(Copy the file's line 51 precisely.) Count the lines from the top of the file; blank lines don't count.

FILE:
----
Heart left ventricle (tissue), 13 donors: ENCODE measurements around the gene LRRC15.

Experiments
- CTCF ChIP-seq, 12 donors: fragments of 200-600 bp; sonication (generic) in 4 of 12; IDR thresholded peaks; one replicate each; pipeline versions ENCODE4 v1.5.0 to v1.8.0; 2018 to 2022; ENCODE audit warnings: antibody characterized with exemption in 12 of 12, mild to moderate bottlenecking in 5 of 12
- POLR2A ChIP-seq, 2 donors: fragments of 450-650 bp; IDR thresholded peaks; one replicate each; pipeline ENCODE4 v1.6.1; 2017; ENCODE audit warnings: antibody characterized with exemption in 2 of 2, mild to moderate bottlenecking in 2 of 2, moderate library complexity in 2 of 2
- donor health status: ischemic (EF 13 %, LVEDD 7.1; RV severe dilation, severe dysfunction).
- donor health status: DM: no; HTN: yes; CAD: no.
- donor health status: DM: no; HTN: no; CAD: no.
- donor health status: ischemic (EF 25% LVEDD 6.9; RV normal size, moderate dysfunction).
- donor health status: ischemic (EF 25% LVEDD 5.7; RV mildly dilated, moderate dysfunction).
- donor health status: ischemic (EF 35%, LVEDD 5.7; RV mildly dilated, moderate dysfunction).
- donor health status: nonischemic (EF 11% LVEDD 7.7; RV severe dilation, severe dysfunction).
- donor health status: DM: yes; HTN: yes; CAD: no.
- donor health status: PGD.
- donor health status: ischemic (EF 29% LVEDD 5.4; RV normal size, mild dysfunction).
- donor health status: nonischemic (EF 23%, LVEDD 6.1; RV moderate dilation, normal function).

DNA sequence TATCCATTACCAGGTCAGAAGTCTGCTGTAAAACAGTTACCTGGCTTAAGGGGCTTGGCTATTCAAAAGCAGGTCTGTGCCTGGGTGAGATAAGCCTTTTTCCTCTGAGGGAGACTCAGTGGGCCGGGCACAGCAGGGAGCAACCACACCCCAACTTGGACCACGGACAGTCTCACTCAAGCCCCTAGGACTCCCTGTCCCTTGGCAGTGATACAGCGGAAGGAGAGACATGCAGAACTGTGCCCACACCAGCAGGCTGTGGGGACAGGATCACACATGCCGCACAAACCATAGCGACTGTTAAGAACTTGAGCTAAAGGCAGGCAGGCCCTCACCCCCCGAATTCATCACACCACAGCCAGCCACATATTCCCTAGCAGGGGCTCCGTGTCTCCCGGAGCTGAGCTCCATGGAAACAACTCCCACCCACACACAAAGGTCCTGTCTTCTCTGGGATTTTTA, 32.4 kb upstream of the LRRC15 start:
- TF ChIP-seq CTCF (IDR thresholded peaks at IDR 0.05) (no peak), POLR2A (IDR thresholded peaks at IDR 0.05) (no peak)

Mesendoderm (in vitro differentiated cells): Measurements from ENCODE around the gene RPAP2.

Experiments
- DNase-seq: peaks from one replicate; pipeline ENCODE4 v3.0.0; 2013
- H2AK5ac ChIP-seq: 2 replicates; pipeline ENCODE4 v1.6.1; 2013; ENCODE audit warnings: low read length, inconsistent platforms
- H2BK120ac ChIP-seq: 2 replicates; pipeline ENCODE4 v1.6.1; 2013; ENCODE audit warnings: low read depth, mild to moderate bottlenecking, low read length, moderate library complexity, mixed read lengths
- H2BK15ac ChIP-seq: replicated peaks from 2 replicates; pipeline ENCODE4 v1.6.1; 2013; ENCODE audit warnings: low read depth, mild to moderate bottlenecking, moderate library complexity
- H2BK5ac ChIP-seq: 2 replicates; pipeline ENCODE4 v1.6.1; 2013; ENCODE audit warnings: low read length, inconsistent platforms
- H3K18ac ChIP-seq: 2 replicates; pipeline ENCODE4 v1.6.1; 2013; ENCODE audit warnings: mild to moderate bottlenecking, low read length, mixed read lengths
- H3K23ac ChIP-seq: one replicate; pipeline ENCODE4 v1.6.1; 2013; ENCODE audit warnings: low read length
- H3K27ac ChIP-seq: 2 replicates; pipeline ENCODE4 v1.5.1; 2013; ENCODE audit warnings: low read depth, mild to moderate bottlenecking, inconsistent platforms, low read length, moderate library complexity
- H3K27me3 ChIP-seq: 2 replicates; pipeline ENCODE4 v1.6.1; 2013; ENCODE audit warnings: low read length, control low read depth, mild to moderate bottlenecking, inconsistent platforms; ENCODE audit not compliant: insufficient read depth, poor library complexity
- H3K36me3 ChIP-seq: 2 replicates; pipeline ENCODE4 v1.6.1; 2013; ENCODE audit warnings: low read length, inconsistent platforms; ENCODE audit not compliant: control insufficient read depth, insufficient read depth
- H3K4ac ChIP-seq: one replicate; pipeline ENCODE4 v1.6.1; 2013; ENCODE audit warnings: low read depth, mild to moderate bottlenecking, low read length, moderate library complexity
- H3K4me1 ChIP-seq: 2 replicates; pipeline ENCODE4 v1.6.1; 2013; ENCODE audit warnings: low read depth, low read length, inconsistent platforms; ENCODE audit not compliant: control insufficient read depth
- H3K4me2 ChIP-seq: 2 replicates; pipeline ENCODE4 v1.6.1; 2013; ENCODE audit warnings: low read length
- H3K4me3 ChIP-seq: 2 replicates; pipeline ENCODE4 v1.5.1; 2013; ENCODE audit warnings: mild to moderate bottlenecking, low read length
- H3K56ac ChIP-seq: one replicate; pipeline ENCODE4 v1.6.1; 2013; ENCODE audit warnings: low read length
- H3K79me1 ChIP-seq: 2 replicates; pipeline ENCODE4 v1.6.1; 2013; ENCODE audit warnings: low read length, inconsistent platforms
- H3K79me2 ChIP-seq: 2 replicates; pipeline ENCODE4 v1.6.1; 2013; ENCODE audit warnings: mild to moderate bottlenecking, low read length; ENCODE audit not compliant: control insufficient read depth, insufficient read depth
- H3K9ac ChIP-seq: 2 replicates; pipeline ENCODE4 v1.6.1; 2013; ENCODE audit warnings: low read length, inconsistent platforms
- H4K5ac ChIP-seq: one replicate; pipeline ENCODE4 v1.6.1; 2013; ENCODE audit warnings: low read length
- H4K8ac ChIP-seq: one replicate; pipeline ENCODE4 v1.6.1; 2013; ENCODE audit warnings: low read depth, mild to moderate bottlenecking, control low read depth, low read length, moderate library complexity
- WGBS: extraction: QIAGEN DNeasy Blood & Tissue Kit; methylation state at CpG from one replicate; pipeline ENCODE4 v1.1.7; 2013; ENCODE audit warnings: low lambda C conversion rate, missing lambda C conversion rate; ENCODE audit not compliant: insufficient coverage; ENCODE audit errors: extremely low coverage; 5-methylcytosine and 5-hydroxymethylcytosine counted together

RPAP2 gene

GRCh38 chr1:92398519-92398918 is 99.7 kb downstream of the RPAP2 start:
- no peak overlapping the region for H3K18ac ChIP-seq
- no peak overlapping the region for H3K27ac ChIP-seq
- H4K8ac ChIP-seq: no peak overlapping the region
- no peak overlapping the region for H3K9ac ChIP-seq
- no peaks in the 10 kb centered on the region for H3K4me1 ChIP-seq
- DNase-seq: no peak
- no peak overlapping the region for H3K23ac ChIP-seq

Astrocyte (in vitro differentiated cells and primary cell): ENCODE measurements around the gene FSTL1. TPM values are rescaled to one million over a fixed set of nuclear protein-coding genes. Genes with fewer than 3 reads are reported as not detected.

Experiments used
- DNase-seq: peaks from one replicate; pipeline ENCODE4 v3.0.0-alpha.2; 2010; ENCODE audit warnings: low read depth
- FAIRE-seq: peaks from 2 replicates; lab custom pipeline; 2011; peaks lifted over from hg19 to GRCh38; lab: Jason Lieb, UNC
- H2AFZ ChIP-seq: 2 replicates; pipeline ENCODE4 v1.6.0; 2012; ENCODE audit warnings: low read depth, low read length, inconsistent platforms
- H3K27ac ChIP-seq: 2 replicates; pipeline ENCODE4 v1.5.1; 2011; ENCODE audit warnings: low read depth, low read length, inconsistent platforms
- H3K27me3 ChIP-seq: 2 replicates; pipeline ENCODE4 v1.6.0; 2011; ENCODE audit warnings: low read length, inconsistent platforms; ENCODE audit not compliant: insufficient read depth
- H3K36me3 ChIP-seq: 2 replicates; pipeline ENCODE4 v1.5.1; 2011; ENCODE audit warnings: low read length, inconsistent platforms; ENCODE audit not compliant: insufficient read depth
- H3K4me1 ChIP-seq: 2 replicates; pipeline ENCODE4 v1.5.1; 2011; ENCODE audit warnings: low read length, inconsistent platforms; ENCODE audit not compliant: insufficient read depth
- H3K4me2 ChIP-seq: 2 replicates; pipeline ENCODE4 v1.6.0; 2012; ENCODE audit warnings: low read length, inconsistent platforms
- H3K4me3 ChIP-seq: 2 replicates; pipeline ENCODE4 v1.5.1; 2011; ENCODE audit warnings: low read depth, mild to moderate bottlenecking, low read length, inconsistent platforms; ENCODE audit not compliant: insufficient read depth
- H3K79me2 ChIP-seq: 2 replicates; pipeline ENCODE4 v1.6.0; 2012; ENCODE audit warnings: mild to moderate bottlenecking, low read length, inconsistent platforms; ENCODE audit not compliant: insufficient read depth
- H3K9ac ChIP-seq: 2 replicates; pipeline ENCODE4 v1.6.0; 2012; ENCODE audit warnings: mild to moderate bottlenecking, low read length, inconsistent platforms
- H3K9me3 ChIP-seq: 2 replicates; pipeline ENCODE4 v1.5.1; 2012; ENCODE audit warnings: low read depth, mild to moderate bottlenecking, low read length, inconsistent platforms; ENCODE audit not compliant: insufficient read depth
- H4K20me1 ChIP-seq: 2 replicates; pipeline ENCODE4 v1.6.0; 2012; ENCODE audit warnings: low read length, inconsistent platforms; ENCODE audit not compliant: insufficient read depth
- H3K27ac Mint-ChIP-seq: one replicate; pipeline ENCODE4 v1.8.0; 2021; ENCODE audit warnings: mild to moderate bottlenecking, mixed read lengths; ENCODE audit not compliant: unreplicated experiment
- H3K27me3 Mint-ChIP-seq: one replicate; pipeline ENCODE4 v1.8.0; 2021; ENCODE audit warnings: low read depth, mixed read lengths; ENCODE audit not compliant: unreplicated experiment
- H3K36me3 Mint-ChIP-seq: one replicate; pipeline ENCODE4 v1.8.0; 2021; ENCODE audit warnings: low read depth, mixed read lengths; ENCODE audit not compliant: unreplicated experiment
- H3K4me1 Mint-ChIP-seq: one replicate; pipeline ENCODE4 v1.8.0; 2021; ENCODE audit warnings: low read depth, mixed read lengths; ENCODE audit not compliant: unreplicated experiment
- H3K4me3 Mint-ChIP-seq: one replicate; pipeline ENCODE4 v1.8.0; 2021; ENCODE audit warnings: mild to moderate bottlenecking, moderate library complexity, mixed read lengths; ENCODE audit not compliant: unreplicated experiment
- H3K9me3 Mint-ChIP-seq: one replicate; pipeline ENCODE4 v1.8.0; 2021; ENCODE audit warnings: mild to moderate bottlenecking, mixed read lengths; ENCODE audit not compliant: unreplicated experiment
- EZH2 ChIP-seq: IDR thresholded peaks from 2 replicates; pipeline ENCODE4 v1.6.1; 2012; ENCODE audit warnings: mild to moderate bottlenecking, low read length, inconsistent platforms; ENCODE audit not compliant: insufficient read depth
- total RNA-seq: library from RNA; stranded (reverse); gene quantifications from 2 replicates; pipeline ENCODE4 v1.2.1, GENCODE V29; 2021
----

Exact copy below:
Experiments used